Roasted Carrot Soup with Dill

Image by I'm George. Licensed for commercial use under Creative Commons.

This morning, I woke up groggy, grumpy, and stricken with a mean craving for some vegetables.

I had a cookie hangover, courtesy of the 16 different holiday sweets I sampled  at a cookie exchange last night.

I wish I could say this was my first cookie hangover of this season, but I am all too familiar with the icky feeling of overindulgence, especially during the holidays. This carrot soup is one of my go-to recipes for post- sugar binge recovery.

Roasted carrots and onions have natural sweetness that brings me down gently from the sugar high, and stomach-soothing dill offers digestive relief.  Using skim milk or unsweetened soy milk in place of heavy cream helps to keep the calories down, too, so I can balance out my cookie consumption.

The best part about making this soup the day after a cookie swap is that the carrots and onions roasting in the oven make the house smell like veggies, not cookies. Someday I’ll learn to have just six two cookies at holiday swaps. Until then, I’ll keep some comforting carrot soup in the fridge to help atone for my pastry sins.

Caramelized Carrot Soup with Dill (yields 6, one-cup servings)

3 cups peeled, chopped carrots, about a pound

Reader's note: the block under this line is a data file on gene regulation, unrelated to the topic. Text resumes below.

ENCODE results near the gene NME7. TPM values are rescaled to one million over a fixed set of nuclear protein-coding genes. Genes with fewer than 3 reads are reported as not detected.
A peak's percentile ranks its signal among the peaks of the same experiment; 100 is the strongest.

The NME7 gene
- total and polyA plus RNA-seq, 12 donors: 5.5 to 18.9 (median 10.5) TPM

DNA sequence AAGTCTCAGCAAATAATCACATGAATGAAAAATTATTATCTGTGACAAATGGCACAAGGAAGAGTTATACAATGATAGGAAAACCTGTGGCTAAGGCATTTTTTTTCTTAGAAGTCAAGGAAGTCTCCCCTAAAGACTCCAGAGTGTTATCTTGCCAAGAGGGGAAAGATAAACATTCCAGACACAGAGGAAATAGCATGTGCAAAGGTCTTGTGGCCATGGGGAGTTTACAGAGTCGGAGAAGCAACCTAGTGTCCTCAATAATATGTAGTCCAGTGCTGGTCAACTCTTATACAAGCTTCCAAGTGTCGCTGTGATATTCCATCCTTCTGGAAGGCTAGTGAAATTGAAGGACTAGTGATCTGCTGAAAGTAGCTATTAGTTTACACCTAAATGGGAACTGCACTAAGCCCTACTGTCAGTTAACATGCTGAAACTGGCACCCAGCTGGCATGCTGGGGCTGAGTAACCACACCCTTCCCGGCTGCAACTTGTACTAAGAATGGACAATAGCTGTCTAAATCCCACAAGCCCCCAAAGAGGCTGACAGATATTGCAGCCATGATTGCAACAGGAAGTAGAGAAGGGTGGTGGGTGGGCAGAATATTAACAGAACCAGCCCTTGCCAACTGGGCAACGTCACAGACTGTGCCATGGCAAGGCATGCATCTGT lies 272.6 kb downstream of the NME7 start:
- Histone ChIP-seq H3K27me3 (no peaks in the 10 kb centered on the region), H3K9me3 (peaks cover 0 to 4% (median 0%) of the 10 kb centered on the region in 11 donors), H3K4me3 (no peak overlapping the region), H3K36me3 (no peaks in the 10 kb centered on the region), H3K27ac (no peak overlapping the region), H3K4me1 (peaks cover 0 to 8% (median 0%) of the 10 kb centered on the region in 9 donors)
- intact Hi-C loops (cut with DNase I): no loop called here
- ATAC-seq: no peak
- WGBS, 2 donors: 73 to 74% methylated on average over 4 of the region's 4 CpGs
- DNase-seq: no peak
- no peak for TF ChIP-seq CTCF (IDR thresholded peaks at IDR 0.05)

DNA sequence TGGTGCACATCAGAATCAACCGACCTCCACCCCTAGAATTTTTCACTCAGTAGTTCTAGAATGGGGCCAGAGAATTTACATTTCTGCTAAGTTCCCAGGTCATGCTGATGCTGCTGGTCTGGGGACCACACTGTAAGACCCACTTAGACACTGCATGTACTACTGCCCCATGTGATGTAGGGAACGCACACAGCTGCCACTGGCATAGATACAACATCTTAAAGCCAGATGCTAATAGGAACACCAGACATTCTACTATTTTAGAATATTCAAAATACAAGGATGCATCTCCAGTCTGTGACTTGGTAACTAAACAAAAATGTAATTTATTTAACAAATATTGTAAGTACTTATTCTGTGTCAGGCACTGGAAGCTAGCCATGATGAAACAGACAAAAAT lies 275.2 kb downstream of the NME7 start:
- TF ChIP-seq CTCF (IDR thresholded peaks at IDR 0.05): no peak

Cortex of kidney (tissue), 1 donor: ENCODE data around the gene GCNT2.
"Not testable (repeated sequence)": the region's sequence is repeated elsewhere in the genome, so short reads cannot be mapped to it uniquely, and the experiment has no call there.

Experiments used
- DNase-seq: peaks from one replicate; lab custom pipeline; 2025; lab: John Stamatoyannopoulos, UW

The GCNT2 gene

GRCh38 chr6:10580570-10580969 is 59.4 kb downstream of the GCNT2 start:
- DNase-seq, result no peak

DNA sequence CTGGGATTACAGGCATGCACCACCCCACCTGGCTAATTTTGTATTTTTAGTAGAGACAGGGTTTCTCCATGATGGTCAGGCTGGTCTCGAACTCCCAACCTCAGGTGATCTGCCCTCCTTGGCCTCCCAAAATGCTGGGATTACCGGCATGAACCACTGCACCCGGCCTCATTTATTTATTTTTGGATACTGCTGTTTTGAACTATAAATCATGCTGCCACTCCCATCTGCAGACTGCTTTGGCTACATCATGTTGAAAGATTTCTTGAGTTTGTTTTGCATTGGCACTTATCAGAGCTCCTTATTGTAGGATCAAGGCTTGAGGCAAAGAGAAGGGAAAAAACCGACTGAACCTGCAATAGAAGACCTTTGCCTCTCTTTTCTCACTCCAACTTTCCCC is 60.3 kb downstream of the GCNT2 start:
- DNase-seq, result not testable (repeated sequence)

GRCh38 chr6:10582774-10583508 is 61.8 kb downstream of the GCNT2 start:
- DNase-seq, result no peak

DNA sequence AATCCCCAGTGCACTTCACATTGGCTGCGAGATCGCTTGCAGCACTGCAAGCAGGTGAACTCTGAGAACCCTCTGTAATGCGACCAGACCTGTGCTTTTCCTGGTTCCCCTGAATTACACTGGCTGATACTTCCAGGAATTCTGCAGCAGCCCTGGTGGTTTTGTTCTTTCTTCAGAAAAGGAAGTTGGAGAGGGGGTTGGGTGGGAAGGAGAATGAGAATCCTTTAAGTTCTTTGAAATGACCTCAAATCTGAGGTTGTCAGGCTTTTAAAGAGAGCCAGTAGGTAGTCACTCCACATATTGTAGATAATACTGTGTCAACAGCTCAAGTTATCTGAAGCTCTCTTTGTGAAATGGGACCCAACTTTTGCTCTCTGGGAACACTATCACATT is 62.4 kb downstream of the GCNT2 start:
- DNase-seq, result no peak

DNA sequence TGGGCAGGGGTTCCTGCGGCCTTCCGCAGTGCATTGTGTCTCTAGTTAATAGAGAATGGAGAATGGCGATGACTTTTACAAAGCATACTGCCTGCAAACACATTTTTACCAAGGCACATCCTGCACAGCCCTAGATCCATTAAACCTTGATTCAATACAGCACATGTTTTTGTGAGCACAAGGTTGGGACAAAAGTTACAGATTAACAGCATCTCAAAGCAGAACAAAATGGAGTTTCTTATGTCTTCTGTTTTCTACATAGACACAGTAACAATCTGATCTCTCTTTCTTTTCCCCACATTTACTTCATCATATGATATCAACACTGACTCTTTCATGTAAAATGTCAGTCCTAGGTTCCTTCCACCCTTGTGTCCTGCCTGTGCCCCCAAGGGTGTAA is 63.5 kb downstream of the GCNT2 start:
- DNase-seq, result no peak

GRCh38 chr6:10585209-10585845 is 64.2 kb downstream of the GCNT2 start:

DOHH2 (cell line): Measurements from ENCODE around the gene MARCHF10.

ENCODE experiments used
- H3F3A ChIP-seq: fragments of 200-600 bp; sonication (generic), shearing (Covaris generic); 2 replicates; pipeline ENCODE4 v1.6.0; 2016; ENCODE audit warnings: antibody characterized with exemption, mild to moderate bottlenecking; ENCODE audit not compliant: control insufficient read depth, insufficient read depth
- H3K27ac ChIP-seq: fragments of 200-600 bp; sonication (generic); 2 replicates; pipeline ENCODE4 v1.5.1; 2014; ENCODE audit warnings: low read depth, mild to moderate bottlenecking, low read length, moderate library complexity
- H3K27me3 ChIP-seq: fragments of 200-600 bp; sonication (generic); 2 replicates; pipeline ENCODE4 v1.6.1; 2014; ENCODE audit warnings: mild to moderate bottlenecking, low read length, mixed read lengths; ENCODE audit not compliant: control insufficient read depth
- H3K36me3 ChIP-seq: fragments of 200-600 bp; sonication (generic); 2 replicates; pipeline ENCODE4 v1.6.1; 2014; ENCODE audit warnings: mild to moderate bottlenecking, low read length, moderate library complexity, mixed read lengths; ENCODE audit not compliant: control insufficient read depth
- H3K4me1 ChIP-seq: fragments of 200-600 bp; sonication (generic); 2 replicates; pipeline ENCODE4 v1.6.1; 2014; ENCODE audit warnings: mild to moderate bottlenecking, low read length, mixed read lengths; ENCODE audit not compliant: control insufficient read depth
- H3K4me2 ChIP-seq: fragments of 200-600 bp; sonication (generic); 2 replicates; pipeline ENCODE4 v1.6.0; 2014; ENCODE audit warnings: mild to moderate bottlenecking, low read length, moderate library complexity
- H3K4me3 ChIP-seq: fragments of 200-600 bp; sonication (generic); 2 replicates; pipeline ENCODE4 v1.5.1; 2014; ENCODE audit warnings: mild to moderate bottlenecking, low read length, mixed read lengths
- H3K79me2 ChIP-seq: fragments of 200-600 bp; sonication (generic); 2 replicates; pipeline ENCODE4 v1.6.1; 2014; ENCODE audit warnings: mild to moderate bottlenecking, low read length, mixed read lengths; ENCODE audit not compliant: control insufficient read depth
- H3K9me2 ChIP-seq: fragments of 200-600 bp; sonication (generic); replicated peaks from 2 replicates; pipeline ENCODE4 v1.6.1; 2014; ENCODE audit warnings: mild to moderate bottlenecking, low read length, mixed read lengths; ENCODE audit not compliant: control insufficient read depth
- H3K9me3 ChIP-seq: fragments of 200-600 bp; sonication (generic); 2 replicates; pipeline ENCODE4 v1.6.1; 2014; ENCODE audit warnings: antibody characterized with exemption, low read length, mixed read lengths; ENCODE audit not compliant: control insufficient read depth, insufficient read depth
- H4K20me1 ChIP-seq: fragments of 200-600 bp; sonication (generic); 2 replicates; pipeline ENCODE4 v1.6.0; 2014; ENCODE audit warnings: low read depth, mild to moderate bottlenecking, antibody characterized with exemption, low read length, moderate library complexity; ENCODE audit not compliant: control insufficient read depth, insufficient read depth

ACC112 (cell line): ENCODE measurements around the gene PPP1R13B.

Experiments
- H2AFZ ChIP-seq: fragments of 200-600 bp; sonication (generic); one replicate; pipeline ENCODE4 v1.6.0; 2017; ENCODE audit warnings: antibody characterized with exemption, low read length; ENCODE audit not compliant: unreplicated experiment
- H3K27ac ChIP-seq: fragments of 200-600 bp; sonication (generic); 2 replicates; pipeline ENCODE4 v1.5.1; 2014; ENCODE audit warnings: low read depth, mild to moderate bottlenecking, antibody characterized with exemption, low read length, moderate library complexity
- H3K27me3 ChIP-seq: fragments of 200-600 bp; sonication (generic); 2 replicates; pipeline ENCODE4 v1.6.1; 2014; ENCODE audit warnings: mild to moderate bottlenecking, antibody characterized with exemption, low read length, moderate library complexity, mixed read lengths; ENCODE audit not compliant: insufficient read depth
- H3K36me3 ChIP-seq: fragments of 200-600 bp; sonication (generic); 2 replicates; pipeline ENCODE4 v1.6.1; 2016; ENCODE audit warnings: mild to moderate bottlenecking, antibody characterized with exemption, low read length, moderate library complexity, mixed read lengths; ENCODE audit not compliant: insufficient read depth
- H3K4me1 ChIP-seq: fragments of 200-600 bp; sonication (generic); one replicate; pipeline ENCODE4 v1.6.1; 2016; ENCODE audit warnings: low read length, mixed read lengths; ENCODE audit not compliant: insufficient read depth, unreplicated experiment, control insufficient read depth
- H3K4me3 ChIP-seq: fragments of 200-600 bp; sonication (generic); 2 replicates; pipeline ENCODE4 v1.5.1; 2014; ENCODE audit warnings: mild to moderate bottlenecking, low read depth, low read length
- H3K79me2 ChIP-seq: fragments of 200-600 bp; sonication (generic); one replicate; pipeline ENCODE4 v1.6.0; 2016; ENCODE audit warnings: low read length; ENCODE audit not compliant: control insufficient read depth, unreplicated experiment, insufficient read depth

1 large onion, chopped
2 garlic cloves, chopped
1 tablespoon olive oil
4 cups vegetable broth
1 cup skim milk or unsweetened soy milk*
1/4 cup chopped fresh dill
1/2 teaspoon salt
1/2 teaspoon pepper

In a large stock pot, cook the carrots, onions and garlic in the olive oil for 25 minutes over medium high heat. Stir occasionally, so that the vegetables caramelize  evenly.

Once vegetables have softened and browned, add vegetable broth to the pot. Bring to a boil, and then reduce heat. Simmer, covered, for 10 minutes. Turn off the heat, and then use an immersion blender to purée the soup in the pot.  Stir in the milk of your choice, along with the dill. Season the finished soup with salt and pepper.

*Check the label carefully when you buy soy milk for this recipe. Many “regular” flavored soy milks add sugar or evaporated cane juice, and using one of those here will result in a soup that’s too sweet. If you must use soy milk with a sweetener in it, add lemon juice or apple cider vinegar to help brighten the soup’s flavor a bit.

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